BANGOR, Maine — Otis resident Edwin “Sonny” Colburn brought a “suicide special” with the name Tramp’s Terror to the JT Reid’s Bangor Gun Show on Sunday in hopes of selling it.
“They made four different models. I still have a three and a four,” said Colburn, who just turned 81 and who is known locally as a co-founder of the Kenduskeag Stream Canoe Race. “I want 300 bucks for it.”
Colburn said his father got the antique gun back in the 1940s when a wealthy neighbor up the street died and he was able to purchase a box lot for $50.
“There were more than 500 guns,” he said, adding he later inherited a majority of them from his father.
If Colburn is able to find a buyer, the organizer of the gun show is requiring that person to get a background check through the FBI’s National Instant Criminal Background Check System, or NICS, even though private sales are exempt.
“There is not a firearm that goes out of here without a background check,” John Reid, show sponsor and owner of JT Reid’s Gun Shop in Auburn, said Sunday as people shopped around him. “It’s not a requirement, but it’s safety. Safety and knowing where your firearm is going is very big.”
Background checks.are not required at gun shows, but all gun dealers are required to run them. Reid’s shop is providing the background checks for private sales at no cost to the seller or buyer, said Reid, who has been a gun dealer and collector for 28 years.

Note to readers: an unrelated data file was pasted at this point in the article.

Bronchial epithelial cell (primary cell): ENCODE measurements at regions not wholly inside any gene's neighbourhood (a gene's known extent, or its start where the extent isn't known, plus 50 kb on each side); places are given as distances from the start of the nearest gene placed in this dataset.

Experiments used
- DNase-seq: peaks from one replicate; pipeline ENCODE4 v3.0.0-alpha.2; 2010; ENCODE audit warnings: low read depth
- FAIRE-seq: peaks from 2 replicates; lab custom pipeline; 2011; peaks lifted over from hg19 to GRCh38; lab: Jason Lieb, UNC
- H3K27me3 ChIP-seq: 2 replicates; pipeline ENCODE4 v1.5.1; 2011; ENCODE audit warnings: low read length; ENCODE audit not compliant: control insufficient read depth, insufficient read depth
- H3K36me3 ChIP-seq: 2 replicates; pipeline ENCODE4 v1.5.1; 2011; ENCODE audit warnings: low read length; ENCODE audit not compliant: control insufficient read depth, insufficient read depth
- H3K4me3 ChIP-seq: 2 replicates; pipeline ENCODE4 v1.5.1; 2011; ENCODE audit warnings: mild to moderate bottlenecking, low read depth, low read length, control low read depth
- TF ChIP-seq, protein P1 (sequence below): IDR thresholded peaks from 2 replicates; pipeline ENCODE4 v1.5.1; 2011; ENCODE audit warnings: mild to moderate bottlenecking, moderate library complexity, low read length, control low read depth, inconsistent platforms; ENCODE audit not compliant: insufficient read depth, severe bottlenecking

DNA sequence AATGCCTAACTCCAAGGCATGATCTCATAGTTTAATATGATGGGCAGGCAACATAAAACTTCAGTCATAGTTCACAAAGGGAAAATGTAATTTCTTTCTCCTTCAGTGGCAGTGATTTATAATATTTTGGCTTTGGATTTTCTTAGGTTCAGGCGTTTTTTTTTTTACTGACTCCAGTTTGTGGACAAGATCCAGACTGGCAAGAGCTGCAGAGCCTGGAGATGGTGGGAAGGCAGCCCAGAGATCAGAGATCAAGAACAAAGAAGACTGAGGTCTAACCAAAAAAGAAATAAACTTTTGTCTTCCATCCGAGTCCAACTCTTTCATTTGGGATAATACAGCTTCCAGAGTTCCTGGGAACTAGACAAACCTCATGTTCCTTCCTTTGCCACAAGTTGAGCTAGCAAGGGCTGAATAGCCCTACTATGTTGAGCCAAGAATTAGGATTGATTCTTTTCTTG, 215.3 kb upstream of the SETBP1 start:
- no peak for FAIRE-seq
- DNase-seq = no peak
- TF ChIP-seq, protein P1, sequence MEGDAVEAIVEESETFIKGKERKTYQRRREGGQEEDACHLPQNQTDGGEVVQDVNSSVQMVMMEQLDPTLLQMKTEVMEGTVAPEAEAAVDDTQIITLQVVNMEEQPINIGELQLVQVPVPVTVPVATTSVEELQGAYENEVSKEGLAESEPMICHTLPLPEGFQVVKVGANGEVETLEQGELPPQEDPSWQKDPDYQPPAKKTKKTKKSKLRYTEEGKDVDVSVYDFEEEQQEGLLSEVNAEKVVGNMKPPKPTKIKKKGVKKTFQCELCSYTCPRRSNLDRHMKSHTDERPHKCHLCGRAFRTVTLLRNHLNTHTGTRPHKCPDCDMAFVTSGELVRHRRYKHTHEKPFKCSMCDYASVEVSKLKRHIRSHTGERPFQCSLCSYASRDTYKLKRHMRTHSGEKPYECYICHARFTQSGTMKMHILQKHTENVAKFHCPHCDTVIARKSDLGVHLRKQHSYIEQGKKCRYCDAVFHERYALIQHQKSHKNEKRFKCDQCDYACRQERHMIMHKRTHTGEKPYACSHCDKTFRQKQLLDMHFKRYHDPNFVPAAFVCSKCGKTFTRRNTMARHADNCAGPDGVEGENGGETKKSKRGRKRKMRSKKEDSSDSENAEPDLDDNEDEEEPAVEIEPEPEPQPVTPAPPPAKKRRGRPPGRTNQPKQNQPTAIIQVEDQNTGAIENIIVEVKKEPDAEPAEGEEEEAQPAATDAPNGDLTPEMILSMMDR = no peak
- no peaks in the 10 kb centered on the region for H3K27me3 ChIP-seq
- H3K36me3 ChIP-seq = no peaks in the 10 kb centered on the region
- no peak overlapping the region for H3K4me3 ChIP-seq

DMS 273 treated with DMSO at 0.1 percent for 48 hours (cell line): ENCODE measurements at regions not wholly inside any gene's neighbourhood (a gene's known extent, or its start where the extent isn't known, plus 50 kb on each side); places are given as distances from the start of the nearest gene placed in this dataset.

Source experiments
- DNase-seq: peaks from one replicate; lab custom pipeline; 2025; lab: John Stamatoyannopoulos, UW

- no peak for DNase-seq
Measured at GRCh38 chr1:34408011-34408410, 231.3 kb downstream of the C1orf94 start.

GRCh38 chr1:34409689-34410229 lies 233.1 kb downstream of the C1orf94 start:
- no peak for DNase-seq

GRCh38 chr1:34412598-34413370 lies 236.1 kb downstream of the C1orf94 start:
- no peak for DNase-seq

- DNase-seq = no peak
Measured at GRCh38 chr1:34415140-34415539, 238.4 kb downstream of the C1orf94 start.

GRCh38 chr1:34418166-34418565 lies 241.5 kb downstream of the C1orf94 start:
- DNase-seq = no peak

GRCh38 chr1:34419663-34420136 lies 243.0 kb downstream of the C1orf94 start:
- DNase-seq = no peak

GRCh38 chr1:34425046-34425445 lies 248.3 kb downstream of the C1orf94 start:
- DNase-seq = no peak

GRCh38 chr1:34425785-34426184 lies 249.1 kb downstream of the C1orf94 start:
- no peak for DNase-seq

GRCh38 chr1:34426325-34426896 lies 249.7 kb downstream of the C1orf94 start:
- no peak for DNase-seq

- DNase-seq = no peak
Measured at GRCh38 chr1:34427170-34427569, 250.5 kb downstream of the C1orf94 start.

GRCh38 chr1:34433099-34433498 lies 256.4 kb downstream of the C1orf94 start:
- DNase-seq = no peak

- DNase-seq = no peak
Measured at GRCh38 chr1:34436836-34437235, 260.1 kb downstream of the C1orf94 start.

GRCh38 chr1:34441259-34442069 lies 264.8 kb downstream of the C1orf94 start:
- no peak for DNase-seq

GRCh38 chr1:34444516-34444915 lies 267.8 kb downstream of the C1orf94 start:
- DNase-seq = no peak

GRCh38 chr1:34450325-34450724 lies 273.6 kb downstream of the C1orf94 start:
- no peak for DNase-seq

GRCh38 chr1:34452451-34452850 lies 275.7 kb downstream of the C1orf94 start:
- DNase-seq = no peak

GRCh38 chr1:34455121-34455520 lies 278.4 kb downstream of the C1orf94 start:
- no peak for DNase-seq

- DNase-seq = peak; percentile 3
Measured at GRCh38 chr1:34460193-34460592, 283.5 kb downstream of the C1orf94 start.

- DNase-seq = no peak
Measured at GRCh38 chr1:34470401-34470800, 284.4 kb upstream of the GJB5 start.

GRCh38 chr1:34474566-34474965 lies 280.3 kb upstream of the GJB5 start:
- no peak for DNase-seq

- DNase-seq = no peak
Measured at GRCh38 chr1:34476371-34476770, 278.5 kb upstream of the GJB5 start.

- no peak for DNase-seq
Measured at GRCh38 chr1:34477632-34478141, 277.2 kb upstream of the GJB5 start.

A table was set up in the corner of one of the two rooms for people to fill out the NICS paperwork, which provides an almost instant response to sellers about whether a prospective firearm purchaser is disqualified from receiving or possessing firearms.
Show assistant Charlie Rumsey, an organizer of the larger Bangor Gun Show — held the weekend after Labor Day and sponsored by the Penobscot County Conservation Association — said the plan is to also require all guns sales at the fall show to have background checks.
“That way we can bring in some collectors,” Rumsey said, adding many collectors who once displayed items over the years have stopped doing so because of regulations.
The Bangor Gun Show, which is a fundraiser for scholarships for University of Maine and Unity College students studying wildlife conservation and wildlife law enforcement, is hosting its 36th annual show in the fall, Rumsey said.
The JT Reid’s Bangor Gun Show opened its doors for the two-day event Saturday at the Elks Club and about 700 people walked through the doors, club manager Danny Hughes said.
“They have everything — semi-automatics, weapons, pistols of all kinds and hunting equipment,” Hughes said. “They have ammo. It’s mostly weapons and ammo.”
There are 33 vendors, some with just one table and others with up to six, Reid said.
While he has seen antique weapons and modern AK-47 assault-style rifles go out the door during the two-day gun show, most shoppers are looking for weapons to protect themselves or their homes, he said.
“Most are personal-protection use type firearms,” Reid said.
“The Damsel in Defense lady has been as busy as anyone,” the organizer said, pointing to Sue King’s table. “She sells stun guns and other non-lethal type weapons.”
King, who had stun guns, pepper sprays, personal alarms and emergency tools, demonstrated the power of the hand-held zappers to anyone who walked by. Said she sold a dozen stun guns on Saturday and by noon Sunday had sold a half dozen more.